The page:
Nature-Deficit Disorder isn’t a medical condition. It’s a term that describes the trend that many children today have become detached from the natural world. The term was coined by author Richard Louv, in his book Last Child in the Woods – Saving Our Children From Nature-Deficit Disorder. According to Louv, kids who don’t spend enough time playing and exploring the outdoors can be more likely to experience attention difficulties, and have higher rates of physical and emotional illness.
So what’s the cure? Summer camp is a great antidote to fight Nature-Deficit Disorder. In 2017, camp plays a more important role than in the past in fostering children’s connection to nature. Kids have fewer opportunities than ever to organically be outdoors. Attending a summer camp advances the outdoor learning environment, especially a sleepaway camp like Camp North Star.
We are fortunate to sit on 200 picturesque acres in Poland Spring, Maine. Campers wake up every morning to the crisp Maine air and beautiful views of our 55 acre private lake. The North Star program places a strong emphasis on your typical outdoors activities. There are options in ropes course, rock climbing, outdoor living skills, campfire cooking and sailing. North Star’s staff also take advantage of bringing arts and enrichment classes outside. It’s typical to see a creative writing class meeting in our picnic area. Guitar classes are frequently held outside the jam factory, overlooking the lake. Art teachers enjoy using a shaded patch of grass as their classroom.
In his book, Louv sites an amazing array of studies linking nature experience and healthy child development, and concludes “I believe that offering children direct contact with nature— getting their feet wet and hands muddy— should be at the top of the list of vital camp experiences.” We couldn’t agree more at Camp North Star.
North Star campers are given countless opportunity to see what they’re missing during the school year and form connections with the natural world they may have never experienced before. We are proud to be a technology free camp. There’s rarely a complaint from campers about being “unplugged” from technology. The opposite is frequently true. Campers tell us they often enjoy their time at camp more because they are no electronic distractions, and that allows them more time to be outside.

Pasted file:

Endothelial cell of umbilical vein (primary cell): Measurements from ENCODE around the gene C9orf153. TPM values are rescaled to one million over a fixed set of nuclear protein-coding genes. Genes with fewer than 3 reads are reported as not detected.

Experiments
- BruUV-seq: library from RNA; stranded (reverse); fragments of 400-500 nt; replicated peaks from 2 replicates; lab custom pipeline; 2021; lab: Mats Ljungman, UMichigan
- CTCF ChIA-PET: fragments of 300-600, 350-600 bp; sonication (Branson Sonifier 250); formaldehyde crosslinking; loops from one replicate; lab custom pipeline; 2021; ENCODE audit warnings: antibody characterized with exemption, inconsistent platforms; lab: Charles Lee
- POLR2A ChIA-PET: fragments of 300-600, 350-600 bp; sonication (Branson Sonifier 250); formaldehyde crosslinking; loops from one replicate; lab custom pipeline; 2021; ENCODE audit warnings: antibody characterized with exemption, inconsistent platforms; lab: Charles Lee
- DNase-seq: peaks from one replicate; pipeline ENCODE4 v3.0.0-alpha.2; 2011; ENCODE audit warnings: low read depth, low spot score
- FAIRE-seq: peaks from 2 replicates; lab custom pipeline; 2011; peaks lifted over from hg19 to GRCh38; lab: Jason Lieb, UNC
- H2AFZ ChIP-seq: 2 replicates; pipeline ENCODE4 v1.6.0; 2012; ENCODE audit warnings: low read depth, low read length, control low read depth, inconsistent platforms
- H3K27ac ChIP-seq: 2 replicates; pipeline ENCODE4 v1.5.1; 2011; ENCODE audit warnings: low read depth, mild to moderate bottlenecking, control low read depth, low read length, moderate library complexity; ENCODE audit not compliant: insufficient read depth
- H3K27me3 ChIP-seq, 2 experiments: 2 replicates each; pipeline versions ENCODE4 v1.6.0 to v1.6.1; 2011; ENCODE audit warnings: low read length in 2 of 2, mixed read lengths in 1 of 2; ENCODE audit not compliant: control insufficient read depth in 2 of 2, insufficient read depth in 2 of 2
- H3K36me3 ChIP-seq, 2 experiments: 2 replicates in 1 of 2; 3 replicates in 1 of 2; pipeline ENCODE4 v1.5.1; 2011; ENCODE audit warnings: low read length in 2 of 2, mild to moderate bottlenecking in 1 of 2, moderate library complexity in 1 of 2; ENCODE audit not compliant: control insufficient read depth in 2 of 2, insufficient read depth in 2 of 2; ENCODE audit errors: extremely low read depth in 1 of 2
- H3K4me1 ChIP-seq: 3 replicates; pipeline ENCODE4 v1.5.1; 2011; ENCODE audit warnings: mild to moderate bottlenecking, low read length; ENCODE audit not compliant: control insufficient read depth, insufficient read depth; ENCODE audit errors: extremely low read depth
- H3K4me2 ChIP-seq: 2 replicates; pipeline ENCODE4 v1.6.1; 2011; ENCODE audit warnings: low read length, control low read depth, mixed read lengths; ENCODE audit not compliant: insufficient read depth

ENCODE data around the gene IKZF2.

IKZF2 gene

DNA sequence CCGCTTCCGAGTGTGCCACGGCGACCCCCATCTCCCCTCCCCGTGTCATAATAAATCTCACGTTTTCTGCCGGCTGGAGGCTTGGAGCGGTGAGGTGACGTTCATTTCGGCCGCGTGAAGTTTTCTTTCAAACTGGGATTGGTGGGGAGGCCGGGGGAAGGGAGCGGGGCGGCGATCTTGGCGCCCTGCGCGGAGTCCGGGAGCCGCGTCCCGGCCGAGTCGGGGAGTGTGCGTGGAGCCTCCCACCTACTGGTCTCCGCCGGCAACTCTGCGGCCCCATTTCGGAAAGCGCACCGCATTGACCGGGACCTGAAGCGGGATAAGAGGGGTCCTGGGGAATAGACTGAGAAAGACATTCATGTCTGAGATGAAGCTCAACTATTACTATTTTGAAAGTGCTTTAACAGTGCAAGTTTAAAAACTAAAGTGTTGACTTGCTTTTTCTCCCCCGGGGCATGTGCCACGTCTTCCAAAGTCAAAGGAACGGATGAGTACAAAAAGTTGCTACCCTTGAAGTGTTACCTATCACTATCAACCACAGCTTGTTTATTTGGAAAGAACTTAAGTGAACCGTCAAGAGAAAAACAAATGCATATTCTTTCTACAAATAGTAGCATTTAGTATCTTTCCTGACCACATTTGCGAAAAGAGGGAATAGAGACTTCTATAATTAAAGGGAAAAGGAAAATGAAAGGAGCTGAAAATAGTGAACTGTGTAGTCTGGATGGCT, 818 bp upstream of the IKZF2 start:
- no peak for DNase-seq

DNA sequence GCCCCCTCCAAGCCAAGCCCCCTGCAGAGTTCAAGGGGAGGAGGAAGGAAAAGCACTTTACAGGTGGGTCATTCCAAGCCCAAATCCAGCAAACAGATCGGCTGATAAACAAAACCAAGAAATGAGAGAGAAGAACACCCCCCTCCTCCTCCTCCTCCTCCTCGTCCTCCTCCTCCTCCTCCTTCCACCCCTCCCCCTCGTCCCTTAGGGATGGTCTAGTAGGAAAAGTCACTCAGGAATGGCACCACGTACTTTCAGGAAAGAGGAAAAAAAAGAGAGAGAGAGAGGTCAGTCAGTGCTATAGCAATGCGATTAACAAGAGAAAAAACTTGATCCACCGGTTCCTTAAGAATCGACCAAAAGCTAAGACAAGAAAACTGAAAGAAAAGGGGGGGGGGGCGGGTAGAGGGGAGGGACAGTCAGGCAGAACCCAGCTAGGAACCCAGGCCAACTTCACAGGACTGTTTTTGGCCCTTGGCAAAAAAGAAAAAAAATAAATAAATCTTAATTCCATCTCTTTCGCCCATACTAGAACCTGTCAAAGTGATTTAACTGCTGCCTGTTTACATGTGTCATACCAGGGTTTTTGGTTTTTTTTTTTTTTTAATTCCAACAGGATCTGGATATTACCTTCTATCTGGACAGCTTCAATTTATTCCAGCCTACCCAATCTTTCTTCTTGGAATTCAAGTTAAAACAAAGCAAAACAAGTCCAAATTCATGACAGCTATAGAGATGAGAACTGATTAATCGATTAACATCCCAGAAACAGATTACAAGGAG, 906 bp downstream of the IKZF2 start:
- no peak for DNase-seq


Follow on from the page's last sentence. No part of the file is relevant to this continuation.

Nature-Deficit Disorder can be fought during the school year too. Head outside as a family for a walk instead of turning on the TV. Go to a local park and play your favorite game. Find something outdoors that interests you and spend some intentional time with nature.
The health and welfare of our campers are always the number one priority at Camp North Star. Our experienced health center team keeps a watchful eye on our campers and staff. But it’s not just the responsibility of our nurses and doctors to ensure the health of our North Star community. Counselors, directors, support staff and food service staff work together to create a healthy environment every day. Here’s a few simple things we do daily to keep everyone healthy and happy.
Drink lots of water – It’s water that’s the key, not a sugary drink. With ice water stations throughout camp, it’s easy to stay hydrated. Whether it’s a hot day or typical mild Maine weather, we ensure our campers take lots of water breaks at every activity. In the Dining Hall, we offer fruit-infused water during meals and to fill up water bottles during the day.
Sleep – The benefits of sleep for children are well documented. Sleep protects their mental health, helps build up their resistance, gives them energy, and helps them grow. We have curfews that are age appropriate to give all of our campers the right amount of sleep so they are well rested for the next day.
Hand washing – It’s camp. We love it when campers get dirty. But after each activity and before a meal or snack, our campers wash their hands. We prefer our campers to use the old-fashioned technique of soap and water.